Cruising Germany


Rudesheim Along the Rhine is known for its gabled homes and shops.


Whimsy, wine and culture await cruisers along the Rhine and Mosel in Rudesheim and Bernkastel-Kues.

Bernkastel, on the right bank of the Mosel, merged with the village of Kues, on the left bank, in 1905.

Cobbled streets and timbered buildings will greet river cruisers alighting from their boats in Rudesheim. Once ashore, their eyes will key in on the Eagle Tower, a 15th-century Gothic-style fortification that became an inn in the 18th century. Note for history buffs: German author Johann Wolfgang von Goethe stayed there frequently.

Our favorite thing to do in Rudesheim? Meander. Gabled homes and businesses are lovingly decorated with lace curtains, floral window boxes and decorative metallic signs. Visitors stroll freely along the pedestrian-friendly Drosselgasse—essentially a 475-foot merrymaking lane of shops, restaurants, wine pubs, garden taverns and live music.

For traditional German wine and cuisine in Drosselgasse, head for Breuer’s Rudesheimer Schloss. Family-owned, this wine estate restaurant serves up goulash of wild boar and spaetzle along with fresh Wisper River trout. For casual dining with a river view, the Hotel Unter den Linden’s restaurant fits the bill. The house specialty is Lammruecken rosa gebraten, a fried, herb-coated lamb dish with red wine-thyme sauce, green beans and Macaire potatoes.

The Brömserburg Castle
The Brömserburg Castle in Rudesheim now houses the Rheingau wine museum.

Top Tip: One must-see attraction here is Siegfried’s Mechanical Musical Instrument Museum. It’s housed in the 1550s Bromserhof, a magnificent old court with a Gothic chapel and interior frescoes. But the prime treasure is the museum’s quirky collection of 350 music boxes and self-playing instruments. Our Favorites: A tiny snuff box opens to reveal a bird that flaps its wings and sings, while another machine boasts 27 automatic dolls playing instruments. “How did they do that?” is a common refrain heard from visitors in the museum. Note: Check out the 80-key, Oriental-style Gebruder Bruder.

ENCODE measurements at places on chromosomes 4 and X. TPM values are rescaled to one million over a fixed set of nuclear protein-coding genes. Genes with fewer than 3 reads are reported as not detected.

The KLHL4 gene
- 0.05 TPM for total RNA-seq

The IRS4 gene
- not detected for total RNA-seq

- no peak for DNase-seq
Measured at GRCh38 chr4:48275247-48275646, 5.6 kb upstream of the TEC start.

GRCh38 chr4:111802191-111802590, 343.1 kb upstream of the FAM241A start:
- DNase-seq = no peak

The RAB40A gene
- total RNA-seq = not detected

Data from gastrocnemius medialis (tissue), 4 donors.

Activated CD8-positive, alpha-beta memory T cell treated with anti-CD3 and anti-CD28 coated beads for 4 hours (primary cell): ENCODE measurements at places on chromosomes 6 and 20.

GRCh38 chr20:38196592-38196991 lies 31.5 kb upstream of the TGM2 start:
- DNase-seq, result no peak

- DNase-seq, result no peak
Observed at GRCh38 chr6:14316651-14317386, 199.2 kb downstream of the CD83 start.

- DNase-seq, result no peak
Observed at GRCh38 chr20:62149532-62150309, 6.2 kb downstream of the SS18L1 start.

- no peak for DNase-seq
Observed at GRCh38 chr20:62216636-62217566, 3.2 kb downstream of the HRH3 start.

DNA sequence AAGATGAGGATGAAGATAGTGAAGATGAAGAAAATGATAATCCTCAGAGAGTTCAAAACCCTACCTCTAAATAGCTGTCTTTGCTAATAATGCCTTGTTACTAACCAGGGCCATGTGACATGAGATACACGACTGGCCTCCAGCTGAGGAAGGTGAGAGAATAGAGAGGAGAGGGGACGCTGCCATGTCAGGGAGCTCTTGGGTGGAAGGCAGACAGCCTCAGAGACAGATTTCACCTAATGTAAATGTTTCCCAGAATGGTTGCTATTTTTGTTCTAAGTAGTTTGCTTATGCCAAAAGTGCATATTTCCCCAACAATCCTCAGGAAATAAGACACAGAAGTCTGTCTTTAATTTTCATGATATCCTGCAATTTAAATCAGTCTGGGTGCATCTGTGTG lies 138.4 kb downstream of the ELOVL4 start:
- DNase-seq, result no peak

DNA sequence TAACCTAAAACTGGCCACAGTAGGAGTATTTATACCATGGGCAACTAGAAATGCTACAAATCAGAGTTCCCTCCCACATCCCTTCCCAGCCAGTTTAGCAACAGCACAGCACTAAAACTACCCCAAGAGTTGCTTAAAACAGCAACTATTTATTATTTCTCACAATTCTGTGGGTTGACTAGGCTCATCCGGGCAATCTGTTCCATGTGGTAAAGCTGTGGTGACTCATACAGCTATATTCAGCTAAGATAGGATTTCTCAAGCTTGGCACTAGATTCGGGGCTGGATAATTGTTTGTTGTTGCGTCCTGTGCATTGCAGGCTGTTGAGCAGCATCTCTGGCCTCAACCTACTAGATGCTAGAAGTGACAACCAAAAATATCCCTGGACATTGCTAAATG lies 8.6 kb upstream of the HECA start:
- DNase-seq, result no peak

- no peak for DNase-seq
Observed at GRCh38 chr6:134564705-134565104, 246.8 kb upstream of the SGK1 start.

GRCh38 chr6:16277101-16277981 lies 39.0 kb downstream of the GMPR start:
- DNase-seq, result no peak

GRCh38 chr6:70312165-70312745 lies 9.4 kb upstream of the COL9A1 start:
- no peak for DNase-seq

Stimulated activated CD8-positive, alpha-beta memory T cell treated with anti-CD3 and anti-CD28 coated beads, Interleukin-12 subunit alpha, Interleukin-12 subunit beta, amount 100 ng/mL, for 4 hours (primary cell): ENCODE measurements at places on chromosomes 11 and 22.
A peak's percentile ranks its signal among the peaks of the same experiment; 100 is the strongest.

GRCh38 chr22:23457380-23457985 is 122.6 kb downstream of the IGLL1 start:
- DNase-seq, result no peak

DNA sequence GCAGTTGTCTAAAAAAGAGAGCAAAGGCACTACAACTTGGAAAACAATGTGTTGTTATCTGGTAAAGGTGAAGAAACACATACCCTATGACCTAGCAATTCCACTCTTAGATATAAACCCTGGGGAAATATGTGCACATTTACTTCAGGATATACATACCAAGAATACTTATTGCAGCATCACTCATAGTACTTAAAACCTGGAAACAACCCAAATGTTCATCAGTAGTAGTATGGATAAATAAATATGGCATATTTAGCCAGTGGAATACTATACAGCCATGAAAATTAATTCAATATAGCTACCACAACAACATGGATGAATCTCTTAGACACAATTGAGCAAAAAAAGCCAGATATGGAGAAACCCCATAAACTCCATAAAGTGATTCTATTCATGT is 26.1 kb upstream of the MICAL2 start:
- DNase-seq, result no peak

For a lesson in viniculture and history, check out the century-old Bromserburg Castle, which is now a wine museum. Tip: Ask the staff for the historical tree press from 1594.

Asbach, a German brandy, is produced locally. The firm’s visitor center offers a multimedia presentation on its making. While in town, try the hot Rudesheim Coffee concocted from Asbach Uralt wine, sugar, whipped cream and chocolate flakes. Or, savor the Asbach Pralinen, a chocolate-coated, liquor-filled candy. (In the 1920s, ladies didn’t drink alcohol in public, so entrepreneurial Hugo Asbach invented the candy as a respectable and sneaky way to indulge.)

Bernkastel is well-known for its Medieval Marketplace.

For panoramic views, take a 10-minute cable car ride to the Niederwald Monument, commemorating the German empire’s founding. And, for something a bit creepy, but popular with visitors, Rudesheim’s Medieval Torture Museum provides insight into the legal system of the Middle Ages and has artifacts on display.